International Nuclear Information System (INIS)

    McDowell-Boyer, L.M.; Wilson, J.E.

    1994-01-01

    Under US Department of Energy (DOE) Order 5820.2A, all sites within the DOE complex must analyze the performance of planned radioactive waste disposal facilities before disposal takes place through the radiological performance assessment process. These assessments consider both exposures to the public from radionuclides potentially released from disposal facilities and protection of groundwater resources. Compliance with requirements for groundwater protection is often the most difficult to demonstrate as these requirements are generally more restrictive than those for other pathways. Modeling of subsurface unsaturated and saturated flow and transport was conducted for two such assessments for the Savannah River site. The computer code PORFLOW was used to evaluate release and transport of radionuclides from different types of disposal unit configurations: vault disposal and trench disposal. The effectiveness of engineered barriers was evaluated in terms of compliance with groundwater protection requirements. The findings suggest that, due to the limited lifetime of engineered barriers, overdesign of facilities for long-lived radionuclides is likely to occur if compliance must be realized for thousands of years

  17. A decision methodology for the evaluation of mixed low-level radioactive waste management options for DOE sites

    Energy Technology Data Exchange (ETDEWEB)

    Bassi, J. [Dept. of Energy, Washington, DC (United States); Abashian, M.S.; Chakraborti, S.; Devarakonda, M.; Djordjevic, S.M. [IT Corp., Albuquerque, NM (United States)

    1993-03-01

    Currently, many DOE sites are developing site-specific solutions to manage their mixed low-level wastes. These site-specific MLLW programs often result in duplication of efforts between the different sites, and consequently, inefficient use of DOE system resources. A nationally integrated program for MLLW eliminates unnecessary duplication of effort, but requires a comprehensive analysis of waste management options to ensure that all site issues are addressed. A methodology for comprehensive analysis of the complete DOE MLLW system is being developed by DOE-HQ to establish an integrated and standardized solution for managing MLLW. To be effective, the comprehensive systems analysis must consider all aspects of MLLW management from cradle-to-grave (i.e. from MLLW generation to disposal). The results of the analysis will include recommendations for alternative management options for the complete DOE MLLW system based on various components such as effectiveness, cost, health and safety risks, and the probability of regulatory acceptance for an option. Because of the diverse nature of these various components and the associated difficulties in comparing between them, a decision methodology is being developed that will integrate the above components into a single evaluation scheme for performing relative comparisons between different MLLW management options. The remainder of this paper provides an overview of the roles and responsibilities of the various participants of the DOE MLLW Program, and discusses in detail the components involved in the development of the decision methodology for a comprehensive systems analysis.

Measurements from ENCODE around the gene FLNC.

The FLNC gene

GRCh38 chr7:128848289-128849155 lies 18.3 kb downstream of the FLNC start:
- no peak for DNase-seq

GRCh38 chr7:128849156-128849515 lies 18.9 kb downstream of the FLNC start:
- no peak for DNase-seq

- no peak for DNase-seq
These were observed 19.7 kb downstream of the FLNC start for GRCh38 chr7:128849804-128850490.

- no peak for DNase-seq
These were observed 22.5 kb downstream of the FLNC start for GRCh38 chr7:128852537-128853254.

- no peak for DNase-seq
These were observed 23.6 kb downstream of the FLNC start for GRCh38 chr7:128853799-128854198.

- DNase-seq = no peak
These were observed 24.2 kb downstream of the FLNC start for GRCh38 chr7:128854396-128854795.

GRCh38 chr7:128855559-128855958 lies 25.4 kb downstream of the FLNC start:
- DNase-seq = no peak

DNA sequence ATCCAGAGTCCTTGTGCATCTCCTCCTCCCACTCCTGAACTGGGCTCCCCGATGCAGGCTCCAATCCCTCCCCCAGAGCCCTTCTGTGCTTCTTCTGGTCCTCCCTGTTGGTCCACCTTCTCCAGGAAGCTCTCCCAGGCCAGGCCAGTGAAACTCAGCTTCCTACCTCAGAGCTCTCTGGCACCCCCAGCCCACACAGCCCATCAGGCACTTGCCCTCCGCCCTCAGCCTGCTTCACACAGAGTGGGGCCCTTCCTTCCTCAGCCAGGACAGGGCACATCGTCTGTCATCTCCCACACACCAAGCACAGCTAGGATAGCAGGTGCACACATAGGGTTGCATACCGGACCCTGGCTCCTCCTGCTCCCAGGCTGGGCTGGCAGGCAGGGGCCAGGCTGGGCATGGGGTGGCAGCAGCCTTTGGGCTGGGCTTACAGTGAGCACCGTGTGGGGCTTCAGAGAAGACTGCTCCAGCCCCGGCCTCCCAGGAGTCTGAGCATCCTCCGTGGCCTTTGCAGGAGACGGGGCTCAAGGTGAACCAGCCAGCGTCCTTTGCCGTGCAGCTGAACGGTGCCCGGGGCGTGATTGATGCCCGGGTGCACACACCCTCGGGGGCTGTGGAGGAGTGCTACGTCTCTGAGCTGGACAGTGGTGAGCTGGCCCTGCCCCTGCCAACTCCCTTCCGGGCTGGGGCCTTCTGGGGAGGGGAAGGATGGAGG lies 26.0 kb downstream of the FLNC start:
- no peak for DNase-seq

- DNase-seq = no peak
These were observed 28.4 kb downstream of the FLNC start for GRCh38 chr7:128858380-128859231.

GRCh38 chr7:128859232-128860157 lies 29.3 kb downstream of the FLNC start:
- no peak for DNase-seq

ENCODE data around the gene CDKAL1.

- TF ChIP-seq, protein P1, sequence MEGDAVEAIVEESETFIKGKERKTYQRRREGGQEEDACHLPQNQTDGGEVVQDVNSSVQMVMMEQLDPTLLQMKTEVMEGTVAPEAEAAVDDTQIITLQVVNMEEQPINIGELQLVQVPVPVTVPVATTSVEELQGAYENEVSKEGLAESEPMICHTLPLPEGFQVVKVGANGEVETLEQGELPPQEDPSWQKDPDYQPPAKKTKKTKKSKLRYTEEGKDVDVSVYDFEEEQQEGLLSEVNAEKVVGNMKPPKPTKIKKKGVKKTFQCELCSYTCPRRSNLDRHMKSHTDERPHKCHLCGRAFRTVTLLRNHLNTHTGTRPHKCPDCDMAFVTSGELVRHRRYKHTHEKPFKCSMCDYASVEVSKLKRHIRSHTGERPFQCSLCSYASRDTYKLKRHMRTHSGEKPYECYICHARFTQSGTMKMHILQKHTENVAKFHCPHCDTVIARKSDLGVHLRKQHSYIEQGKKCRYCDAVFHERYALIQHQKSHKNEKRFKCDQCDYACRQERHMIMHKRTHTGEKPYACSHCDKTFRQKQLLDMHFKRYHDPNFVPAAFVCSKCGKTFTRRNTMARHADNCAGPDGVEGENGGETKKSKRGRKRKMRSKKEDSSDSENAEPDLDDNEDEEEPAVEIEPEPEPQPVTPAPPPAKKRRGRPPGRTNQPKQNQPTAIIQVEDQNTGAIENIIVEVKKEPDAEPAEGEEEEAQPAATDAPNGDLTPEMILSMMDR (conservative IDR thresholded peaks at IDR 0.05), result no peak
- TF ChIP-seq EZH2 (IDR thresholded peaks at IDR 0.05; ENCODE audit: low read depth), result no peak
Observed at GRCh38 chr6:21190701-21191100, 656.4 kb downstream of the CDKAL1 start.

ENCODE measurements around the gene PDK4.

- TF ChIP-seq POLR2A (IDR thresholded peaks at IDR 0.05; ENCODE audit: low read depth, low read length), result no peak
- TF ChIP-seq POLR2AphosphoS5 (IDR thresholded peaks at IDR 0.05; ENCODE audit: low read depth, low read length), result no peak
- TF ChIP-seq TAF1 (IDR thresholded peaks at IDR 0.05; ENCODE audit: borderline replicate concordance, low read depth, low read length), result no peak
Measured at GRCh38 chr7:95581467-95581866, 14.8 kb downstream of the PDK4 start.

18. Complex-wide review of DOE's Low-Level Waste Management ES ampersand H vulnerabilities. Volume II. Final report

    International Nuclear Information System (INIS)

    1996-05-01

    Volume I of this report presents a summary of DOE's complex-wide review of its low-level waste management system, including the assessment scope and methodology, site-specific and complex-wide vulnerabilities, and DOE's conclusions and recommendations. Volume II presents a more detailed discussion of the assessment methodology and evaluation instruments developed by the Assessment Working Group for identifying site-specific vulnerabilities, categorizing and classifying vulnerabilities, and identifying and analyzing complex-wide vulnerabilities. Attachments A and B of this volume contain, respectively, the Site Evaluation Survey and the Vulnerability Assessment Form used in those processes. Volume III contains the site-specific assessment reports for the 36 sites (38 facilities) assessed in the complex-wide review from which the complex-wide vulnerabilities were drawn